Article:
Giada’s Slim-N20 is available for $449 on Amazon.com. It comes with 2 GB of RAM, a 320 GB hard disk, and the Windows 7 Home Premium operating system. Our white plastic test unit has an elegant Apple-ish look to it, with a brushed metal accent around its edge.
The Slim-N20 is by far the smallest nettop PC that we look at today. The case dimensions are a svelte 7” x 6.5” x 7/8”. Below is what it looks next to Nintendo’s Wii:
It’s hard to believe how far we’ve come. According to PassMark, the Atom D510 inside the Giada N20 is roughly equivalent to a 3.73 GHz Pentium 4. While this is the only 1.66 GHz Atom D510 CPU in our test group—the other models use the slightly faster 1.8 GHz D525 model—Nvidia's Ion 2 graphics chipset runs at the same 533 MHz core/1230 MHz shader/790 MHz RAM speed across all three of these PCs.
On the back of the N20, we see HDMI and VGA video outputs, an optical S/PDIF audio output, two USB ports, a gigabit Ethernet port, and the power supply input.
You can't see it, of course, but the Giada Slim-N20 is the only nettop in our roundup that offers Bluetooth wireless connectivity in addition to WiFi.
On the top of the unit, a small door conceals a memory card reader, an eSATA port, and the requisite speaker and microphone jacks. Note that the eSATA port also doubles as a USB port.
The Giada N20 comes with a metal base, an external 19 V/3.42 A DC power supply, an HDMI cable, a driver CD, a manual, a warranty card, and a remote with two AAA batteries.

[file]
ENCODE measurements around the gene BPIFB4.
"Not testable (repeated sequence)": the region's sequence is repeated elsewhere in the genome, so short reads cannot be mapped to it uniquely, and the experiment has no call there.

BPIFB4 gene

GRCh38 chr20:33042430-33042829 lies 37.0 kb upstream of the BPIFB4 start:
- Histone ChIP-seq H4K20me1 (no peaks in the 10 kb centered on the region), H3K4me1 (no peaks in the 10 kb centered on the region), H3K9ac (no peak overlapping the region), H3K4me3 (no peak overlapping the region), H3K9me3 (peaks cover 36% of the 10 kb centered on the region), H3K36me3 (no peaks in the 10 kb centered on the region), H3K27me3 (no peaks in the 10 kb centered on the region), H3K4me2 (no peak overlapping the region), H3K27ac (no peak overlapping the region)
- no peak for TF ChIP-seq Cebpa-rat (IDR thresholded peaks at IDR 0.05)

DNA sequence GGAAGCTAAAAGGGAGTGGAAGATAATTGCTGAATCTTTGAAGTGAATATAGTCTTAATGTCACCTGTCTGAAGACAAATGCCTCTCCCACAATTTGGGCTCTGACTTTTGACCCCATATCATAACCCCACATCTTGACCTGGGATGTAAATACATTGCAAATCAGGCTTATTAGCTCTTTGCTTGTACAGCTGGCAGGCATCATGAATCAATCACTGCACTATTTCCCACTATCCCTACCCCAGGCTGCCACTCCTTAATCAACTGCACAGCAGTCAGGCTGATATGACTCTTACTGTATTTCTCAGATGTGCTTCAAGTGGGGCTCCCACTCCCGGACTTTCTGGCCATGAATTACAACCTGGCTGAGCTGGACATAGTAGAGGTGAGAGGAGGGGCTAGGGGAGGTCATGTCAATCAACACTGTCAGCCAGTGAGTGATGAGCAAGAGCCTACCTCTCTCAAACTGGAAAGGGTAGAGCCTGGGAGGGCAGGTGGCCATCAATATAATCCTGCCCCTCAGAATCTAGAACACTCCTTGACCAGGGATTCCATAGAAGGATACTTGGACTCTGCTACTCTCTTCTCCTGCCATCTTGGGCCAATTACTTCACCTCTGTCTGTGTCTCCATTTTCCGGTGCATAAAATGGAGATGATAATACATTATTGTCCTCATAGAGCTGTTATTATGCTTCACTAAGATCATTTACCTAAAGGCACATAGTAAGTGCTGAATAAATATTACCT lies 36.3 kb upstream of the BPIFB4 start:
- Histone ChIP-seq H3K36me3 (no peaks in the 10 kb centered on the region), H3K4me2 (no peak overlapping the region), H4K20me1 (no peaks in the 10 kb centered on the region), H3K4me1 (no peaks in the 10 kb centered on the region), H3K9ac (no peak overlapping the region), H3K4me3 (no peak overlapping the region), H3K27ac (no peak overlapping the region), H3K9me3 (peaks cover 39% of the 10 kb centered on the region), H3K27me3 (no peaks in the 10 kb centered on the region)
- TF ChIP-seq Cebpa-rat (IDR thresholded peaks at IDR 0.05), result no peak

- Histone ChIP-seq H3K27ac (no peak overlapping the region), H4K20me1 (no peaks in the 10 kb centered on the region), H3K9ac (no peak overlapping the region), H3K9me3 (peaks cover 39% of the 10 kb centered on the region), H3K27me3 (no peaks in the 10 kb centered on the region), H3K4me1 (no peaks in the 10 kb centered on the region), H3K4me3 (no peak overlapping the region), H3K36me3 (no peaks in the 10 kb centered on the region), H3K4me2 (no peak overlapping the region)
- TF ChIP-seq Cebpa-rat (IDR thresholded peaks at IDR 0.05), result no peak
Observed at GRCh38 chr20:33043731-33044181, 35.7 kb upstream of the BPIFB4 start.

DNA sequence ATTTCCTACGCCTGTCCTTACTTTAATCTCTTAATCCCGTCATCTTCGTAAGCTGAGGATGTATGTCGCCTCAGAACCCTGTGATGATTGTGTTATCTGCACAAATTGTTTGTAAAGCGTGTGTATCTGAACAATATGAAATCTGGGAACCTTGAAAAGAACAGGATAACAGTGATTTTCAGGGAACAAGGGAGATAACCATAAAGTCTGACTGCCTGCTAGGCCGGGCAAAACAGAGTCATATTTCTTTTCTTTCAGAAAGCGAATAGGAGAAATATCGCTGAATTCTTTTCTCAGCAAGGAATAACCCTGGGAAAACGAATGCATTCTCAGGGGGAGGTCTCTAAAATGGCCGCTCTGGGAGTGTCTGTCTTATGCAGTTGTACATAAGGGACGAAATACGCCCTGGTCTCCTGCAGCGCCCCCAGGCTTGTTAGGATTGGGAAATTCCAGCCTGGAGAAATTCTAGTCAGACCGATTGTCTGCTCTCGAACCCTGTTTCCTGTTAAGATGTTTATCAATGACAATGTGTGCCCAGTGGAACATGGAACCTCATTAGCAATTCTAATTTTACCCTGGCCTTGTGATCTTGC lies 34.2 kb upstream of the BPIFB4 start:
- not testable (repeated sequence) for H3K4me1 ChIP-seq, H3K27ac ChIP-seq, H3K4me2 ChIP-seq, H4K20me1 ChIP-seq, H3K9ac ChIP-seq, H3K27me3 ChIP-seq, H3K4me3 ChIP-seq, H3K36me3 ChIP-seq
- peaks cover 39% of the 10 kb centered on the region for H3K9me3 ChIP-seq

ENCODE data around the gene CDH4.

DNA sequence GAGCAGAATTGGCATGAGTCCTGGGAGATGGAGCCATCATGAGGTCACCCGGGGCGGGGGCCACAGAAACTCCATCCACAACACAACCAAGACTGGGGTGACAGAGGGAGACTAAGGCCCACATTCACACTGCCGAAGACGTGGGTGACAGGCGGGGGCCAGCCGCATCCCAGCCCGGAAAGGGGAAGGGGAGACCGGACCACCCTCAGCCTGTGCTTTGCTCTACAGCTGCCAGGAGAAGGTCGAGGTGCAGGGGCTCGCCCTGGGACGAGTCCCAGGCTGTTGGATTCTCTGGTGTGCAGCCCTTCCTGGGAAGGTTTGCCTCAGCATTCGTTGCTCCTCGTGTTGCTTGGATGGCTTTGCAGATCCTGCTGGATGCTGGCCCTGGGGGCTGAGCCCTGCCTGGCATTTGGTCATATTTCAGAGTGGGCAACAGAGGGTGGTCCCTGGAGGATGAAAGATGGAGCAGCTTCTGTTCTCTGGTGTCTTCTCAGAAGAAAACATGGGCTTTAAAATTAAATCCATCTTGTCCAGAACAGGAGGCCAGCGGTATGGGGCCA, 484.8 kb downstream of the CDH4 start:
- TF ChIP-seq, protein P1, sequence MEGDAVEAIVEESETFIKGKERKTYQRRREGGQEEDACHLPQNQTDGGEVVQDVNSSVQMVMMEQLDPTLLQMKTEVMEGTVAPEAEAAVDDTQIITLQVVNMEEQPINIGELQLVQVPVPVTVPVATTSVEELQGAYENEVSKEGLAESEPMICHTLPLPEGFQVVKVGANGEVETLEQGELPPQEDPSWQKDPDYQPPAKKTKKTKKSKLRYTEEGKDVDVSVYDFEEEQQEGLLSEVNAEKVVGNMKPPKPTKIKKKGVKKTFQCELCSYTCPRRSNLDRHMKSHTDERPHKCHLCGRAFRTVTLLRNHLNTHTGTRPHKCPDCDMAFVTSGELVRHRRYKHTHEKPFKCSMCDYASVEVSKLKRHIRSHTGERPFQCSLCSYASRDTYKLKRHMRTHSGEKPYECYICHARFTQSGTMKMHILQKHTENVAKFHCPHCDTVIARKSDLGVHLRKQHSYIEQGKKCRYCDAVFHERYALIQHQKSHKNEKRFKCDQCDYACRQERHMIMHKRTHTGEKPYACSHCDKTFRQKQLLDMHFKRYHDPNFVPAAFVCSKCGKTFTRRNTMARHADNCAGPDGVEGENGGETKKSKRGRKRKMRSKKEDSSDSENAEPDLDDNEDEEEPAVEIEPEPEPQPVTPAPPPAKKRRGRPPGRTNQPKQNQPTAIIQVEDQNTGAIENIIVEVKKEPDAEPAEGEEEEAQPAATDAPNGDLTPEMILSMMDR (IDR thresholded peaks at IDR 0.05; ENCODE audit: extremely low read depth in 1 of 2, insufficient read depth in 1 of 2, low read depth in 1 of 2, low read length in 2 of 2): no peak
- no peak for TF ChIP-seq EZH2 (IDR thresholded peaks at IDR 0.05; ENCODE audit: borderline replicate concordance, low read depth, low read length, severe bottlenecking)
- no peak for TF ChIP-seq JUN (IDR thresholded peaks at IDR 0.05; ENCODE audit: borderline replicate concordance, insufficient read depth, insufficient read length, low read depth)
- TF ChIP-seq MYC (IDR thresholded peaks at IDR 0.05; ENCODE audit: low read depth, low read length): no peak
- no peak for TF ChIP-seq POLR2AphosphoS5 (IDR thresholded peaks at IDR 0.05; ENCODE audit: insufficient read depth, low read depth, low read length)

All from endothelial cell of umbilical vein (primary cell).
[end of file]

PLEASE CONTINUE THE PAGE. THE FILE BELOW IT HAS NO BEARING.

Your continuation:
The remote is a fairly standard media center-oriented piece of hardware, with requisite directional keys and playback controls. The large music button launches Windows Media Center. Of all three of the nettops we test, the Giada’s remote boasts the farthest range (at 8.5’) and the widest cone of responsiveness, with over 180 degrees of coverage.
The Giada Slim-N20 doesn't include instructions on how to disassemble it. Presumably, the company prefers that customers don’t tackle this on their own. Having said that, it’s not overly difficult to figure out how to open it, and the bulk of the work involves simply prying the unit apart after carefully removing the two screws at the bottom.
It is impressive that the manufacturer manages squish the Giada Slim-N20’s hardware into its tiny case. The internals are impressive in that the hard disk and memory are accessible, with the DDR2 SODIMM slot on the back of the motherboard. You can see the leads for the wireless antenna attach to the sides of the case—there are no external antennas to affix.
Current page: Giada's Slim-N20Prev Page Nettop Roundup Next Page Jetway Mini-TOP
Stay on the Cutting Edge
Join the experts who read Tom's Hardware for the inside track on enthusiast PC tech news — and have for over 25 years. We'll send breaking news and in-depth reviews of CPUs, GPUs, AI, maker hardware and more straight to your inbox.
... it may be a good mac mini hackentosch...Reply
Retest the N20's playback with a RAM drive for the temp files; I suspect the drive system is the issue . . .Reply
Overall it is good. The benchmark is fair enough - And it is presentable too.Reply
SHould test results with a SSD complared to a "mechanical" HDD to see how much that can help an Atom move along :)Reply
So if I wanted a computer simply to stream internet videos to a television via HDMI(such as Hulu or CBS website), would any of these be a good candidate?Reply
^^ guess so.. fullcircleReply
For $150 - $200, you can buy a used Pentium D or C2D pc off of craigslist. Add a $50 HD5450 gpu and a $40 wireless KB/M combo and your all set. That would be a more capable box than one of these things and at a lower price (even if you upgrade to Win 7 HP). Hell, even a used Mac Mini (old model) might be a more cost effective solution. Unless you're extremely tight for space, I don't see the appeal for an overpriced "net" device.Reply
^^ Only if you ignore the cost of electricityReply
Zino HD review, please! At close to the cost of many of these nettops, it blows them away in performance and is almost as small and consumes almost as little power.Reply